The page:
Tuesday, 29 June 2010

What would you lay down? Archbishop's challenge

Knowing what we were prepared to lay down for the sake of the Gospel was the challenge to Conference today from Archbishop Rowan Williams.

He explored issues of compromise and confrontation in the lives of the apostles Peter and Paul at the end of an afternoon where a number of potential tensions in our church life had been explored.

His bedrock question was not about what issue we would go to the stake for but “what’s the life that you’re prepared to lay down?”

In talking about the Church’s way of being, working and mission - specifically Fresh Expressions and ecumenism - Archbishop Rowan made it clear he was offering no solutions. “And anyway, you wouldn’t listen any more than my church does,” he joked.

He described the difference between Peter and Paul succinctly: “Peter knows who Jesus is and Paul knows what Jesus means”.

It was a mistake simply to talk about the ministry of Peter as being about order while Paul is about creative newness, he said. “Peter has the ability to create embarrassing situations, he’s not simply the apostle of good order. At times it leads him into astonishingly creative moments of innovation - and sometimes simply into mess.”

Paul, said the Archbishop, knows what Jesus means ... grace upon grace, a kingdom without boundaries; reconciliation, transformation for every human being.

The sense of urgency of who Jesus is was ultimately at the heart of the Covenant between our two churches, he said.

In ecumenical conversations we began with a Petrine approach, saying “‘for heaven’s sake this is ridiculous we’ve got to do something. We can’t leave it to the experts to sort this out because we know who Jesus is’.” The ecumenical movement started with people prepared to move out and live with unfinished business.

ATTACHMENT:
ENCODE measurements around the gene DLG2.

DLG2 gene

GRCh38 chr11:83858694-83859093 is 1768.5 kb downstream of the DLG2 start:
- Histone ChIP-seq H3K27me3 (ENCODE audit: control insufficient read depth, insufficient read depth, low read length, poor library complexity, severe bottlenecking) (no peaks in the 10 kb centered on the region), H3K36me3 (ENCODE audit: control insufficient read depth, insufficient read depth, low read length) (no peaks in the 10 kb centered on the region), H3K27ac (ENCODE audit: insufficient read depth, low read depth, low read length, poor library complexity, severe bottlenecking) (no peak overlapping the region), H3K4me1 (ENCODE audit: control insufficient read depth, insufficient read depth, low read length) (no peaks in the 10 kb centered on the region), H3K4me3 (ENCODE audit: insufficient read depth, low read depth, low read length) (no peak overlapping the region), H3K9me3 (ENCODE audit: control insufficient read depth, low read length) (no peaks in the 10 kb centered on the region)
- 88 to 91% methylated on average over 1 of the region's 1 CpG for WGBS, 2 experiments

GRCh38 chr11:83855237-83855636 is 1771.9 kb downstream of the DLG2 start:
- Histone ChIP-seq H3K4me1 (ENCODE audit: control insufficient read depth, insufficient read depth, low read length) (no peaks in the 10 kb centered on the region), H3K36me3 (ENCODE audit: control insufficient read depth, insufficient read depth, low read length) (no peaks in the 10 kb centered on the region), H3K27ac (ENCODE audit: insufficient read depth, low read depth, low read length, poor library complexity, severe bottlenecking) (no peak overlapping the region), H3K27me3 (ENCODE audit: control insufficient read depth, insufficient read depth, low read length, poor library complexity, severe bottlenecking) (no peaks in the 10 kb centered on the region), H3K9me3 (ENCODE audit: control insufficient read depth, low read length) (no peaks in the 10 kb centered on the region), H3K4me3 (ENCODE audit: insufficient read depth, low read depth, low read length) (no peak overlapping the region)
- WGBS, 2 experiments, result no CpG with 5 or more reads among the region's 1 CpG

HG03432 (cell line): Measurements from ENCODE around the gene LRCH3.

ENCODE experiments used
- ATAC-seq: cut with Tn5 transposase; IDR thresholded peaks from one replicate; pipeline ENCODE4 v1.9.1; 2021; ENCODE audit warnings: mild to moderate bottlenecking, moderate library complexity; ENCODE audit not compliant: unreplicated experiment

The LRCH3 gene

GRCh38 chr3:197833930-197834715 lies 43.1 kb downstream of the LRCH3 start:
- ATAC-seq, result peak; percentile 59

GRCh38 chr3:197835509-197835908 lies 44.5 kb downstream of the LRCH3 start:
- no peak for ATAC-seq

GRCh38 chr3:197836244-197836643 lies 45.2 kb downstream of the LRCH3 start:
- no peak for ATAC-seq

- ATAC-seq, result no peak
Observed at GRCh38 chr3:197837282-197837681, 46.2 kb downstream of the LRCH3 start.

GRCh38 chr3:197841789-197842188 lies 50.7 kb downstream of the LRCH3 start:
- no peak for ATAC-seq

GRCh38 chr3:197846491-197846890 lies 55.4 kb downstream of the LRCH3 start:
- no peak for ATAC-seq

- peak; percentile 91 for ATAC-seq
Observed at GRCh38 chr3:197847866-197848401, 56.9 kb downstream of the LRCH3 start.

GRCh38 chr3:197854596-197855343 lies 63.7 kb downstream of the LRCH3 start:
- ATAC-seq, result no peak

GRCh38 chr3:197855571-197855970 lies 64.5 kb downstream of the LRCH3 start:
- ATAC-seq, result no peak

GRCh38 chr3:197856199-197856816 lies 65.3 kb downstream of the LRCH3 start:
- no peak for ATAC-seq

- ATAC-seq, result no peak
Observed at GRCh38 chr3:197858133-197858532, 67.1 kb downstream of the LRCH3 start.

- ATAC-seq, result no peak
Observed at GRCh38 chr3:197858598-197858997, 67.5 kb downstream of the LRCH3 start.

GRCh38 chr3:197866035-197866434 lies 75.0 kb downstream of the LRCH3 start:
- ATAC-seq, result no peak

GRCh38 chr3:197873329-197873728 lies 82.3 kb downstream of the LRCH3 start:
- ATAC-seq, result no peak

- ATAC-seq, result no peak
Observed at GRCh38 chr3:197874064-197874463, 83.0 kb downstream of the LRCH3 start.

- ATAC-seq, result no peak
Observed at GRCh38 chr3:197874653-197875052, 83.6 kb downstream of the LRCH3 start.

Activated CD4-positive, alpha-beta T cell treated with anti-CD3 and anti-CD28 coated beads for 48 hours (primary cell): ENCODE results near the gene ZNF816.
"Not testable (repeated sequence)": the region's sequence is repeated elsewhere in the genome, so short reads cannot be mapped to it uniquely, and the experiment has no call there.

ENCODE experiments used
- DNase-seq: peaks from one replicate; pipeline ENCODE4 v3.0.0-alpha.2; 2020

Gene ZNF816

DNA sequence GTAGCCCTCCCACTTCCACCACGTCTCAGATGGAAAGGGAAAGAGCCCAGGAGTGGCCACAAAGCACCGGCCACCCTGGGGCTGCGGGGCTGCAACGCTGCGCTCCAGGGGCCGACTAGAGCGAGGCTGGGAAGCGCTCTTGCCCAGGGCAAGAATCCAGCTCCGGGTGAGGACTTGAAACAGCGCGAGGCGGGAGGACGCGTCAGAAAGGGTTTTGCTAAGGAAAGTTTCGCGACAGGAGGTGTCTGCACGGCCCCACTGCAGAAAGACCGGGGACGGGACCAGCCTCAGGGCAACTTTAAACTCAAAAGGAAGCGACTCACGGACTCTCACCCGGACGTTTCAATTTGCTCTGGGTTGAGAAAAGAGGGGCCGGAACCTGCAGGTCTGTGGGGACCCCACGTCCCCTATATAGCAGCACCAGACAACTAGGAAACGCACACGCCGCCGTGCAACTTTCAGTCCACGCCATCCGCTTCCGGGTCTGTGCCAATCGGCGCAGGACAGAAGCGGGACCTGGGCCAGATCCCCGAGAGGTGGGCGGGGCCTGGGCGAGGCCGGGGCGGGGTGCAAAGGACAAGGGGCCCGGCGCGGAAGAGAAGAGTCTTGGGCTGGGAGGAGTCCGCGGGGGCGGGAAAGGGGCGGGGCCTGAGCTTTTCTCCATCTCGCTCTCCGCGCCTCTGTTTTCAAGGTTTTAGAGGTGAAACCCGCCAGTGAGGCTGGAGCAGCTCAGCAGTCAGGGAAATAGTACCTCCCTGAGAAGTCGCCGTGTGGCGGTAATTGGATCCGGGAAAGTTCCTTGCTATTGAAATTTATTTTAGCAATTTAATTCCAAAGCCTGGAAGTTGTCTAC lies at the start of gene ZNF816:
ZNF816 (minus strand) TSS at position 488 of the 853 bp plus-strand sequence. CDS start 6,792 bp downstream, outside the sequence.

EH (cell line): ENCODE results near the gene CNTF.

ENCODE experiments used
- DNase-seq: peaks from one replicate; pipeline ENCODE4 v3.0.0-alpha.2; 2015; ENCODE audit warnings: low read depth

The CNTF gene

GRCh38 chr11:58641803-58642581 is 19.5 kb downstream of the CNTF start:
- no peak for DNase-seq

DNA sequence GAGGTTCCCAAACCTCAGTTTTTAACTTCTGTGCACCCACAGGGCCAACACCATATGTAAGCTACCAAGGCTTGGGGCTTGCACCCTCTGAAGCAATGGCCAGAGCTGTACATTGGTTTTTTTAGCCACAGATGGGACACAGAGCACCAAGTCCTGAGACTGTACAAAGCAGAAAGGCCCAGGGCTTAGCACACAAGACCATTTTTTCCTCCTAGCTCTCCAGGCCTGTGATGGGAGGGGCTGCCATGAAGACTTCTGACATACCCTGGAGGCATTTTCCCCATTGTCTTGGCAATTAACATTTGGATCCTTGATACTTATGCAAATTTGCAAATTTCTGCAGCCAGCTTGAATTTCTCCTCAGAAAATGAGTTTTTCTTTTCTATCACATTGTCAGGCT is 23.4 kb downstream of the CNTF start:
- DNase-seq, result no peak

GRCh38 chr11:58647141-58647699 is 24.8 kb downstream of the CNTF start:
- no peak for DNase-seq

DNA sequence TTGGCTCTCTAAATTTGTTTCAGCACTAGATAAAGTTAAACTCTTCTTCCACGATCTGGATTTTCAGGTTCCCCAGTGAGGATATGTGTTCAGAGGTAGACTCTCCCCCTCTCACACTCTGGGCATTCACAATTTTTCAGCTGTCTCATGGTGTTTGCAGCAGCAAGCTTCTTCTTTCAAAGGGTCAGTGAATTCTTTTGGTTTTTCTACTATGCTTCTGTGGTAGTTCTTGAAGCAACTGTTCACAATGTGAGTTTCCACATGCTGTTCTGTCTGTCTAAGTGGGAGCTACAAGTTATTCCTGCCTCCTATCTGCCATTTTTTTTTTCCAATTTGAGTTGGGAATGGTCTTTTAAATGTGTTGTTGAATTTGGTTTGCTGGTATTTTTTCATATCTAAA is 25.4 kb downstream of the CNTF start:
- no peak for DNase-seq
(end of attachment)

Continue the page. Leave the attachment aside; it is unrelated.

“We may find a few years on that nothing very much is happening and the spectre of Paul rises up to say ‘I did warn you’ and you can’t just sit there in this glorious mess because it then becomes unsatisfying.”

Neither confrontation or compromise would work unless you had a vision of the communion you longed for, said the archbishop.

“It means going back again and again and again to where it all started and thinking Jesus: who he is and what it means. Only that gets us to something of a church life that’s not a whole series of posture strikings or desperate personnel management.”

When it came to mission, and particularly Fresh Expressions, Archbishop Rowan said the tension in mission history was similar to that which Peter and Paul recognised.

“The history of the church’s mission is a history of many effort to reach to and speak with those who won’t instinctively understand the language you’re speaking,” he said.

“Some have been right and some corrupting and wrong and for some it’s too soon to say. There’s no alternative but to keep going back together to the Gospel.”

But he warned us: “It’s most unlikely we won’t find a policy for which we won’t have to repent at some point. Get used to it - it’s Christian!”

And he added: "However hard we try to persuade ourselves there’s a solution without cost we need to learn, as a great moral theologian said, that the great moral question is ‘who’s going to get hurt?’.

“The true apostolic quest is how do I share the cost? How do I put myself at risk alongside those I want to speak for or pray for?” he said.

“What united Peter and Paul - other than salvation in Christ - was martyrdom. Not Peter as the source of authority but giving his life for the Gospel.

“Whether our lives have a Peter or Paul flavour should lead us back to the cross. Where and how do we share the risk. How do we avoid words without price; gestures without suffering at every level? What’s the life that I’m prepared to lay down?”

And so, in the spirit of a day when we’ve looked at working with the church overseas and our ecumenical partners, here’s a hymn:

There is a world beyond our world
a dream beyond our sight:
a common call to unity
in service of the light.
Engaging faith - God’s living church.
Transforming love - God’s true delight.

Our mission in the Way of Christ
cannot be done alone.
A partnership of active prayer
brings heaven’s blessings down.
Engaging faith - God’s living church.
Transforming love - God’s shining crown.

In Jesus we are called to go
and in his cause expire:
to be a Gospel family
who set this world on fire.
Engaging faith - God’s living church.
Transforming love - God’s great desire.

Gareth Hill Copyright © 2010 GraceNotes Music

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